My European colleagues think we’re a little nuts.
You Americans are obsessed with psychological profiling. You put your leaders through psychological assessment after assessment. And with every new self-assessment you stick them into another little psychological box.
Yes. I know what they mean.
I have sat with powerful clients in one psychological debrief after another. As we walk through a 30- 40-page psychological print-out of “who they are,” I watch their spirit slowly die. It’s one big stab to the soul.
We do it in the spirit of hiring for competencies (translate: a futile attempt to predict mysterious and complex future human behavior). We do it to foster self-awareness. I firmly believe in the need for enhanced self-awareness. There are other paths to higher self-awareness. Even when we couch assessment outcomes in terms of “tendencies” or “preferences,” the language of a profile immediately defines the tight bounds within which we see another person and ourselves.
My C-level clients can rattle off their psychological profile at the drop of a dime. I’m an ESFJ. I’m a High D, low I. I lead with blue, Marcia leads with yellow.
I looked at the website of a professional organization the other day. The majority of board members identified themselves by name and their MBTI profile.
Linda Chapman, ENFP
Richard Gonzalez, ISTP
Really? I mean, REALLY?
We have collectively bought into the notion of a neatly bound, neatly labeled self. And here’s the kicker. In my experience, cognitive awareness fosters minimal to no behavioral change. No, it tends to cement a fixed notion of self, and any personal exploration now occurs within the narrow confines of who we think we are.
I began my career as a professional theater director and acting coach at some of the big acting schools in New York. I imagine Meryl Streep showing up at an audition:
Hi, I’m Meryl Streep, and I’m an ENFJ. I will now do Juliet from “Romeo and Juliet” for you …
I am interested in the leader who exhibits true personal range, not the leader with a fixed sense of self. I’m interested in a bold exploration of all that we are and might be.
Let us switch for a moment from cognitive parlance to performance language, shall we?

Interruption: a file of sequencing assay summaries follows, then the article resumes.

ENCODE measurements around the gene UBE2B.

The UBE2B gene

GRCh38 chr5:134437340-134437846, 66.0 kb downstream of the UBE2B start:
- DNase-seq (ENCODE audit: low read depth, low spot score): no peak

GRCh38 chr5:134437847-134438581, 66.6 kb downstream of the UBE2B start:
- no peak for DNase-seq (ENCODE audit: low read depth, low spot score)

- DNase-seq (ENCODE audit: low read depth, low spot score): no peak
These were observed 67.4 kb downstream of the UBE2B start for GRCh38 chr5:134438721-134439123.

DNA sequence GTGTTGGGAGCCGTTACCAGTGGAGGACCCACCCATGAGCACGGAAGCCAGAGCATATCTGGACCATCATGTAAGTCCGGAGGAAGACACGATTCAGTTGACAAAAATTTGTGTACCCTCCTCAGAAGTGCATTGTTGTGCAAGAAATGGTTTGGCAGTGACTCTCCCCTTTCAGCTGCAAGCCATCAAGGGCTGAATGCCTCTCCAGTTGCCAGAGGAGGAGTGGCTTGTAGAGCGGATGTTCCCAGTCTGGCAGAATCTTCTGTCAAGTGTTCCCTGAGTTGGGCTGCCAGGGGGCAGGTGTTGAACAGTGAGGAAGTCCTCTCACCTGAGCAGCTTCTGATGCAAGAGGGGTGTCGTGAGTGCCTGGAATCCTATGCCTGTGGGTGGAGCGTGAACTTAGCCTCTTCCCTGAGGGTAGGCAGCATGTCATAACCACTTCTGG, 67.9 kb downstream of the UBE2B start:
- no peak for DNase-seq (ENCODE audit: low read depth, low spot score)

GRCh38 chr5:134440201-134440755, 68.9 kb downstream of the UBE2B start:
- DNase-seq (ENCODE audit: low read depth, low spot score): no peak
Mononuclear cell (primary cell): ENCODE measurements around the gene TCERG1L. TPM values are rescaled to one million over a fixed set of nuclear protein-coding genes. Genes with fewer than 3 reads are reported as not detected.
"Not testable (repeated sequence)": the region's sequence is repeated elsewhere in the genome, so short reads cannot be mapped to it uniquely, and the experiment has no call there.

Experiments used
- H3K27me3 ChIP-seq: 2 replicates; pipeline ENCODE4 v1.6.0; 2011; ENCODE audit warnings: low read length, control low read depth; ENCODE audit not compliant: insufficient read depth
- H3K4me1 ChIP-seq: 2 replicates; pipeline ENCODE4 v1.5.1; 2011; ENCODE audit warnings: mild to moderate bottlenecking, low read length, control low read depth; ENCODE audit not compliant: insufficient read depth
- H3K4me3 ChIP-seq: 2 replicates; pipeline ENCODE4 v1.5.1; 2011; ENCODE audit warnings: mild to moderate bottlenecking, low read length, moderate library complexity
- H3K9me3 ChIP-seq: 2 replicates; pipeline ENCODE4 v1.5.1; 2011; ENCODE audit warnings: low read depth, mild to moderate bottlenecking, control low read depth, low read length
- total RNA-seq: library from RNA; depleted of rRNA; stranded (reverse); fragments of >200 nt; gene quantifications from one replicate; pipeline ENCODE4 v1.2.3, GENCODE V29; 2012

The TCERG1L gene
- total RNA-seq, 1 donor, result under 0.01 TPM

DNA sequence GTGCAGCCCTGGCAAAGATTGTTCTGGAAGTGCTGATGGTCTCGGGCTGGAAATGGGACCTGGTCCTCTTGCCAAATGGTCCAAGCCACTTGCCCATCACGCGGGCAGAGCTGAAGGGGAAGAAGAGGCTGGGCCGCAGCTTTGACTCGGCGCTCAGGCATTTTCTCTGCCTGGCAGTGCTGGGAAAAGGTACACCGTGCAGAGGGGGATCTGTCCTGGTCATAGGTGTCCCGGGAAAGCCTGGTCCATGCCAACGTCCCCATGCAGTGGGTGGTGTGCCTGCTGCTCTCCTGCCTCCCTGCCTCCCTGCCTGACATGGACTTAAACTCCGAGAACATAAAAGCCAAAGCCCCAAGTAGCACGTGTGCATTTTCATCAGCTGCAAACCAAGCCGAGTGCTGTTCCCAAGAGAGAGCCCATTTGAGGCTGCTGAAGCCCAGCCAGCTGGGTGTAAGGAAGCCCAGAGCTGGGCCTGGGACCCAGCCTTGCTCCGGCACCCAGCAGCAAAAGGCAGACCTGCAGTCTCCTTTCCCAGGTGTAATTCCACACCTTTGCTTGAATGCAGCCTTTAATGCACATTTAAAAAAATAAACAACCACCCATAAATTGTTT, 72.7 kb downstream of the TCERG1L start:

Act Like invites a delighted exploration of who I might be. And since whatever I decide to explore hails from my imagination, it is inherently part of who I already am.
Martin, a Swiss native, is the European GM of a global Fortune 500 enterprise and an integral part of the company’s Executive Team. He was viewed by his American CEO as being too quiet and passive. Perhaps a little dry, a little too quiet. After bantering back and forth a bit with Martin, I volunteered the following thought, one European to another: What do you think would happen if you acted a little more like an American?
Martin liked the idea. We had a good bit of fun, jesting about what “act like an American” might look like.
When Martin and I spoke again after his next executive meeting, I longed to hear how his experiment went:
“I had a blast”, Martin said. And after a short pause he added. “And you know what, acting like an American works with my European team, too.”
Bingo. Act Like gets us over the angst of “this is not me” or “this is not who I really am” thinking. Whatever we do when we Act Like is who we already are. It is the self we do not yet know.
Act Like steers us from incremental baby steps toward taking the bold leap. Act Like circumvents the fixed confines of our psychological profile.
Wanna be an inspirational leader?
Act Like one.
Wanna be an empathetic mentor-coach?
Act Like one.
Wanna be a fearless innovator?
Act Like one.
You’re in charge. You decide what it is you want to be. You fill in the blanks.
And then just start to Act Like.
Act Like. It’s who you already are. You just don’t know it yet.